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South Korea to create $9.5bn fund to save state banks exposed to shipbuilding debts

South Korea to create $9.5bn fund to save state banks exposed to shipbuilding debts
The South Korean government and central bank have taken action to avert a collapse of the country’s two state-owned banks most exposed to the debt-ridden shipbuilding and shipping companies, reports said.

The government and central bank will create a KRW11trn ($9.5bn) fund to support Korea Development Bank (KDB) and Export-Import Bank of Korea (Kexim). KDB is the main creditor of struggling Samsung Heavy Industries (SHI) and Hanjin Heavy Industries & Construction (HHIC) while Kexim is the main creditor of Sungdong Shipbuilding & Marine Engineering, which is currently undergoing restructuring.

Bank of Korea will lend a maximum KRW10trn for the state bank fund via a conduit bank, Industrial Bank of Korea (IBK), and that fund will later purchase contingent convertible bonds from the two state banks, according to a Reuters report.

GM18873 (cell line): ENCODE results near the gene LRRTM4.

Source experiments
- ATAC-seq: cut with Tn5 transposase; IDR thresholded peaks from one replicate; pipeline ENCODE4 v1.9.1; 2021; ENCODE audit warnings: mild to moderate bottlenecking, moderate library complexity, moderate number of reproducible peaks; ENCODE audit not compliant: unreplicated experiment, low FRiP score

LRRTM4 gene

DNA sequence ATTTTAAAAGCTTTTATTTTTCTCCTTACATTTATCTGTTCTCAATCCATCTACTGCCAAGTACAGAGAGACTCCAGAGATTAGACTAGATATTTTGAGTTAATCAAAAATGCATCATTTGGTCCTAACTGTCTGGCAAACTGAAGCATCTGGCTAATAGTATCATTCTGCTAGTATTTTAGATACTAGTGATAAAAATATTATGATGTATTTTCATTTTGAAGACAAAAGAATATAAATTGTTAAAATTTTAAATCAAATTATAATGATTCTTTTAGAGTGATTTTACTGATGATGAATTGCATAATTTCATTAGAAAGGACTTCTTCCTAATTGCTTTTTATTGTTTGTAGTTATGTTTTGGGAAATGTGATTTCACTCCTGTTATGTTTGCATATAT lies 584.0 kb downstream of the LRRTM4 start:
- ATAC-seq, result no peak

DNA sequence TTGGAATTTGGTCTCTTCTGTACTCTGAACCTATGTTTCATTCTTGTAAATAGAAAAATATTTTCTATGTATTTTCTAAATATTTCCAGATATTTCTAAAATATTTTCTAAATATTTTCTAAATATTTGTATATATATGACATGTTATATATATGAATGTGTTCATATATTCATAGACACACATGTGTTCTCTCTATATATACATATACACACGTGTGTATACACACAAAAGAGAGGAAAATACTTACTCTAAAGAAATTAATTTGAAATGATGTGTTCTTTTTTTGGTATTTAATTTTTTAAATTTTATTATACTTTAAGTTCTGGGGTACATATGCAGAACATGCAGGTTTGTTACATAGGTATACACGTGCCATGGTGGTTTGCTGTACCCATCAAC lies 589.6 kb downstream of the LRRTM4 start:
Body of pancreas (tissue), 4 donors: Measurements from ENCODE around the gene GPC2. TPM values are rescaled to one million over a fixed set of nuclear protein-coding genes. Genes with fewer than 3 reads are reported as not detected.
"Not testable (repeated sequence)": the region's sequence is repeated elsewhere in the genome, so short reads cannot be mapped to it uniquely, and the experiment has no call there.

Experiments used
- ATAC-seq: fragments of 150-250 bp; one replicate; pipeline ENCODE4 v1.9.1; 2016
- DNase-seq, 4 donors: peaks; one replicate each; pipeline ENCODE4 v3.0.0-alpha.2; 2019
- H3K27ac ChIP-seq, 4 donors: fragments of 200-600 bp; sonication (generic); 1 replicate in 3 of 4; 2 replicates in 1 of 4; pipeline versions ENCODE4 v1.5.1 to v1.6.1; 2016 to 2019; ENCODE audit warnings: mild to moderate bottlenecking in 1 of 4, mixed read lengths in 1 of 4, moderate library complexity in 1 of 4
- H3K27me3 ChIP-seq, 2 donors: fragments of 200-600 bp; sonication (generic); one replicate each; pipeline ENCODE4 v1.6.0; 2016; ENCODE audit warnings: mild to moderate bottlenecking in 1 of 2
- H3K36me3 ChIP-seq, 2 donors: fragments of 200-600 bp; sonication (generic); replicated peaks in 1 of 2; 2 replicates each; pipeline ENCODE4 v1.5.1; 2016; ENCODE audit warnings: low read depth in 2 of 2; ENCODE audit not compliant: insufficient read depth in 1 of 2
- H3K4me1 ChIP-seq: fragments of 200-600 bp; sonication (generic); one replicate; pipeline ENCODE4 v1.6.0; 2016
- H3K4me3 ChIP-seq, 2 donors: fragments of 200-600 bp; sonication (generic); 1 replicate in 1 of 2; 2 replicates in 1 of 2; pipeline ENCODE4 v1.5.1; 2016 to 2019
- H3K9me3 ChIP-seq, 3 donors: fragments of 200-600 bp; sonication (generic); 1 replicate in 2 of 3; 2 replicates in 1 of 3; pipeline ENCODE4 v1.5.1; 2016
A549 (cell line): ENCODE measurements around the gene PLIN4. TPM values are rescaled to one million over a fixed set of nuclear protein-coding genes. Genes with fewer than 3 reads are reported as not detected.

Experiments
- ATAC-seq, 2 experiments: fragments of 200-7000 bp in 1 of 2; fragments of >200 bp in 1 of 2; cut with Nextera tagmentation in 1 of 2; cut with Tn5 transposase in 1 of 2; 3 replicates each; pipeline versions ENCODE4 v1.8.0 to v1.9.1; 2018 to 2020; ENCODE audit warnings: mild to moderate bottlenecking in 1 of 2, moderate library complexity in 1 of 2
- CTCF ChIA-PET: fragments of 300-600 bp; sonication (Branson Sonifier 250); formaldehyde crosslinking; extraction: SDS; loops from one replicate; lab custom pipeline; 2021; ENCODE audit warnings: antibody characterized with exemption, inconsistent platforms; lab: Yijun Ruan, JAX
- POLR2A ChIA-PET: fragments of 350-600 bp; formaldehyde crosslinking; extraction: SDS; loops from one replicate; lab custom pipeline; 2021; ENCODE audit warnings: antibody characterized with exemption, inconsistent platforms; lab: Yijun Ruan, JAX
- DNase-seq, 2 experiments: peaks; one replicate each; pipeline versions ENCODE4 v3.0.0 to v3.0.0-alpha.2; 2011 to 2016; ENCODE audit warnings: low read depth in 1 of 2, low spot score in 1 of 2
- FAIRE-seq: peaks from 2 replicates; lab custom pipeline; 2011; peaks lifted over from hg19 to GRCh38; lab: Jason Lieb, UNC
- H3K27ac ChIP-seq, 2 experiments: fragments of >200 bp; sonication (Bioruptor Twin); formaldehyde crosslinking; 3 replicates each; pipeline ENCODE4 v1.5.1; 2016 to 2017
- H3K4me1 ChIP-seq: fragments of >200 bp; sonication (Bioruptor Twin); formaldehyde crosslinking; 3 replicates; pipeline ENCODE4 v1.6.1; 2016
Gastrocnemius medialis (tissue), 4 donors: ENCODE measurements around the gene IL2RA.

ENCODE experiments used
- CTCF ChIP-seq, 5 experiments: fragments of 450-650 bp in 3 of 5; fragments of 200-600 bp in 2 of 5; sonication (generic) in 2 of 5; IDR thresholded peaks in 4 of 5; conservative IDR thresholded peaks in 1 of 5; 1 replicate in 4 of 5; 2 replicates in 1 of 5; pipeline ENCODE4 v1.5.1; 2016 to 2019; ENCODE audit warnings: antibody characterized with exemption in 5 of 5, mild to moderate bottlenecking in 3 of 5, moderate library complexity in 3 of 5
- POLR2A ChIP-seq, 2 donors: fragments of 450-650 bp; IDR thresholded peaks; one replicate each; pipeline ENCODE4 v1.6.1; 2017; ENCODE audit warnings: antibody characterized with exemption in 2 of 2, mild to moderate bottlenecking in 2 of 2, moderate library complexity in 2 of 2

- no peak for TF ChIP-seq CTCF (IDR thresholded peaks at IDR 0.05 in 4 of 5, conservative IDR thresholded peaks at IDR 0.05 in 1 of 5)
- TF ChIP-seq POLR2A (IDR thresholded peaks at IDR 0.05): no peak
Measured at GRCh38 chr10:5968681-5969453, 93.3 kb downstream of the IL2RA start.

The remaining rescue fund will be provided by loans from Korea Asset Management Corporation (Kamco), which will also be in charge of setting up the actual fund.

The KRW11trn fund is expected to be available by end-2017.

“Our key industries like shipping and shipbuilding are being aggressively caught up by countries like China and management conditions have worsened due to weak global trade,” Yoo Il-ho, Korea’s finance minister, was quoted saying.

The exposure for Korean banks to the shipbuilding sector is an astonishing KRW70trn or more. Between KDB and Kexim, the two have around 60% of their banking sector’s credit exposure to shipbuilding.

With the major shipbuildings implementing austerity self-rescue plans and debt restructuring, South Korea expects a 20% drop in major shipbuilding capacity and a 30% fall in workforce by 2018 from 2015.

Korea’s largest shipbuilder, Hyundai Heavy Industries (HH), recently announced a $3bn management improvement plan to be implemented by 2018, on top of its ongoing self-rescue measures.

Compatriot Daewoo Shipbuilding & Marine Engineering (DSME) reportedly saw its offices raided on Wednesday by prosecutors investigating alleged company mismanagement by two former chief executive officers.